Trump campaign bodyguard linked to ex-con who’s key in Russia probes

Russian emigre Felix Sater, shown here in a screenshot from a YouTube video he posted on Aug. 8, 2014, is in the crosshairs of investigators probing possible collusion between the Trump campaign and Russia.
Russian emigre Felix Sater, shown here in a screenshot from a YouTube video he posted on Aug. 8, 2014, is in the crosshairs of investigators probing possible collusion between the Trump campaign and Russia.

Another connection has emerged between Donald Trump and Felix Sater, the Russian emigre and ex-con who's become a key figure in widening investigations into ties between Trump associates and Russian figures.

Trump plays down his relationship with Sater, despite growing evidence of links between the two, including recently published emails detailing how Sater worked with a top Trump Organization lawyer on a planned Moscow property deal as late as 2016, during the presidential campaign.

McClatchy’s investigation now shows that a trusted Trump security aide hired in 2015 had intimate knowledge that Sater, twice convicted, had a criminal past and underworld connections.

Before he became Trump’s bodyguard, Gary Uher was an FBI agent involved in a complex deal to bring Sater back from Russia in the late 1990s. The resulting plea deal allowed Sater to avoid prison time in a Wall Street probe by serving as a government informant until his sentencing in 2009. During much of the time that he was a secret informant, Sater was a Trump Organization business associate, working on projects in New York, Florida and Arizona.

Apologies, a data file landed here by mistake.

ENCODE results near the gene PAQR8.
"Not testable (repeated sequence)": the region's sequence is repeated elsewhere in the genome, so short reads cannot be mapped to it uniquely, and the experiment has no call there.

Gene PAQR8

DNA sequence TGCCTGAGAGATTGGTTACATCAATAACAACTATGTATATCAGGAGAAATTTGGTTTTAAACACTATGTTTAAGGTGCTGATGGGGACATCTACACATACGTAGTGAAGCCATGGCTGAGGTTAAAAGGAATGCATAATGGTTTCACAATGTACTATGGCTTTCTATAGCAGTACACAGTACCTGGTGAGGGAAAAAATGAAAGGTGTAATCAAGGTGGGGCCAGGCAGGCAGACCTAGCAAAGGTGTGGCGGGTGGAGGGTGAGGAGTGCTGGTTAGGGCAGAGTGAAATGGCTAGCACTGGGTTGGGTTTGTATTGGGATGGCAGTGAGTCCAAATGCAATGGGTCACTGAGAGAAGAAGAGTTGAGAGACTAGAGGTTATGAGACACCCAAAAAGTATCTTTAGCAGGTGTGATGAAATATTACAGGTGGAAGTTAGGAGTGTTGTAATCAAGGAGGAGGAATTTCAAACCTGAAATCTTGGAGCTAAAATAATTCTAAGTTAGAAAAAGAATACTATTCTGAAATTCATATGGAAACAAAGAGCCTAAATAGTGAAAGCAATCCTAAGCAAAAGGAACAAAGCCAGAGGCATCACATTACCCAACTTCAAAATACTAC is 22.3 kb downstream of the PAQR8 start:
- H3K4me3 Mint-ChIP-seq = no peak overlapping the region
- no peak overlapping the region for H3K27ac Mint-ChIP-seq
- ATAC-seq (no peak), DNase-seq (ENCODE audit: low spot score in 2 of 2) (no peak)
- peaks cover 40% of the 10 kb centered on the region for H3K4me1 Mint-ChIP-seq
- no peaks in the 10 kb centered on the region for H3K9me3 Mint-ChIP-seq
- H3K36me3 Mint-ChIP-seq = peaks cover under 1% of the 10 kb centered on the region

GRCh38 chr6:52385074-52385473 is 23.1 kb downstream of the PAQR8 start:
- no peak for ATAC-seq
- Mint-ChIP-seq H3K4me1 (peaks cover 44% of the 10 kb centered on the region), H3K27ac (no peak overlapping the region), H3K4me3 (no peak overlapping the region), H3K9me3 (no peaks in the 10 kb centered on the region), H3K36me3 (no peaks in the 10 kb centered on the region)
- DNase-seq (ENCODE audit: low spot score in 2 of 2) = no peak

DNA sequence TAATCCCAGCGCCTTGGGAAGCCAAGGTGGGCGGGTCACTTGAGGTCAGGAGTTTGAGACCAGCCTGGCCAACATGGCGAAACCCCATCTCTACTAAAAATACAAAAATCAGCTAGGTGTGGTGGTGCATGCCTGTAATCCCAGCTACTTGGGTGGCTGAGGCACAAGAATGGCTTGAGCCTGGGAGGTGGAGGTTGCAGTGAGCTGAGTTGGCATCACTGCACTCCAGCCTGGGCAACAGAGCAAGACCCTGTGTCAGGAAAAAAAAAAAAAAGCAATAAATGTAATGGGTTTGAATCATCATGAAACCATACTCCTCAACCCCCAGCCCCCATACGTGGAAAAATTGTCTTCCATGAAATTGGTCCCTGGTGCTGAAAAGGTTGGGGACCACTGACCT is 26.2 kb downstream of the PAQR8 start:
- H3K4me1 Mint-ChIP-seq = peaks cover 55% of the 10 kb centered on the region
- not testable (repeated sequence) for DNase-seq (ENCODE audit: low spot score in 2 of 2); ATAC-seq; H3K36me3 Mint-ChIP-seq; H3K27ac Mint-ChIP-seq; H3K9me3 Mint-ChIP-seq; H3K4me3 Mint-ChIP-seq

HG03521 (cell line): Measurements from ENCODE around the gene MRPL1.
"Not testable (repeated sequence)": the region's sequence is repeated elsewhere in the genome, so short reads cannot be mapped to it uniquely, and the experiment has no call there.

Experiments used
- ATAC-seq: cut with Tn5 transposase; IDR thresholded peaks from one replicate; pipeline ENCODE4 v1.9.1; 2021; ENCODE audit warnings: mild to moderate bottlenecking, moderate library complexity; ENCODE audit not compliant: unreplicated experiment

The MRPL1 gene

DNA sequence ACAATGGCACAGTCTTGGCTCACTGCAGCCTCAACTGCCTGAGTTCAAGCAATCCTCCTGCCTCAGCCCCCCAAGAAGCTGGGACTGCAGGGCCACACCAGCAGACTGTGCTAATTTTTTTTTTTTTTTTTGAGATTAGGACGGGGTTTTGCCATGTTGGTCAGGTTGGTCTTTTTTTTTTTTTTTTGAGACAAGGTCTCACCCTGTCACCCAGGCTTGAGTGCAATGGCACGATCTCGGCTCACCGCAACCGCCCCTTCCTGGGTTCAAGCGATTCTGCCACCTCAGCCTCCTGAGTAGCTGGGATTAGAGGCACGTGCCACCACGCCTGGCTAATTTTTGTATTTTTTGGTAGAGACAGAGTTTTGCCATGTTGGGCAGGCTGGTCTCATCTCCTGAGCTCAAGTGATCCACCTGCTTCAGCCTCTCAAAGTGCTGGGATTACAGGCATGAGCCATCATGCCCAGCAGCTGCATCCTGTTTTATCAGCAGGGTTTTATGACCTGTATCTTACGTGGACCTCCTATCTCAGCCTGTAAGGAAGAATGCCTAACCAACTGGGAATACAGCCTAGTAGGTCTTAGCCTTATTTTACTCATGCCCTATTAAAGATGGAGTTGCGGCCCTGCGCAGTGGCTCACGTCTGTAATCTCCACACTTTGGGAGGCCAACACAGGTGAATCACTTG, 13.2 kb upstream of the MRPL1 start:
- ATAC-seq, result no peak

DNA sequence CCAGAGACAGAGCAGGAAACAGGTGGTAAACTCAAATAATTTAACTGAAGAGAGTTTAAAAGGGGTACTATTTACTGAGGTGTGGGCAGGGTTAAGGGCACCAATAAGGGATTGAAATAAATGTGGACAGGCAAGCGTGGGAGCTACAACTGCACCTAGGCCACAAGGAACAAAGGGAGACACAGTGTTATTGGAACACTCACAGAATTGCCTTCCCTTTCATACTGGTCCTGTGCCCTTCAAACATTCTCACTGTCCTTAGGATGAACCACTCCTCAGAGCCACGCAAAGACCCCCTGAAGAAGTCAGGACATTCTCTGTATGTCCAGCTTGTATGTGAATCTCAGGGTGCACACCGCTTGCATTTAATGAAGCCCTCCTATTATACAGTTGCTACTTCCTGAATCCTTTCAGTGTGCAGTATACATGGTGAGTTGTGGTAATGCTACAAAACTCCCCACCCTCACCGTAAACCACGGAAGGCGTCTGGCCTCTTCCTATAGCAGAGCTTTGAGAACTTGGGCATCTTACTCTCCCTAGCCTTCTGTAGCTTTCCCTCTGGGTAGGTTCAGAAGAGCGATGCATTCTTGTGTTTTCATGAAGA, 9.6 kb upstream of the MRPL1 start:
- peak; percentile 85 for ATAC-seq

It’s not clear if Sater and Uher maintained an active relationship. Sater declined comment, and Uher did not respond to multiple requests for a response.

But the new information raises more questions about Trump’s ties to the Russian-born felon, Sater, and those in Sater’s orbit. “This latest revelation adds yet another connection between Trump and Russian criminals,” said Kathleen Clark, a Washington University law professor in St. Louis, who specializes in government ethics and national security law.

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The Trump Organization did not respond to detailed questions about the two, and whether its executives or Trump himself were aware of Uher’s role in Sater’s federal plea deal.

But court documents from almost two decades ago, obtained by McClatchy, show that Uher played an important part in Sater’s decision to return from Russia.

Uher was a young FBI agent when he helped convince Sater to stay out of U.S. prison by cooperating in an operation that uncovered a $40 million scam by criminally connected Wall Street firms. Numerous members of the New York-area Mafia were eventually sent to prison.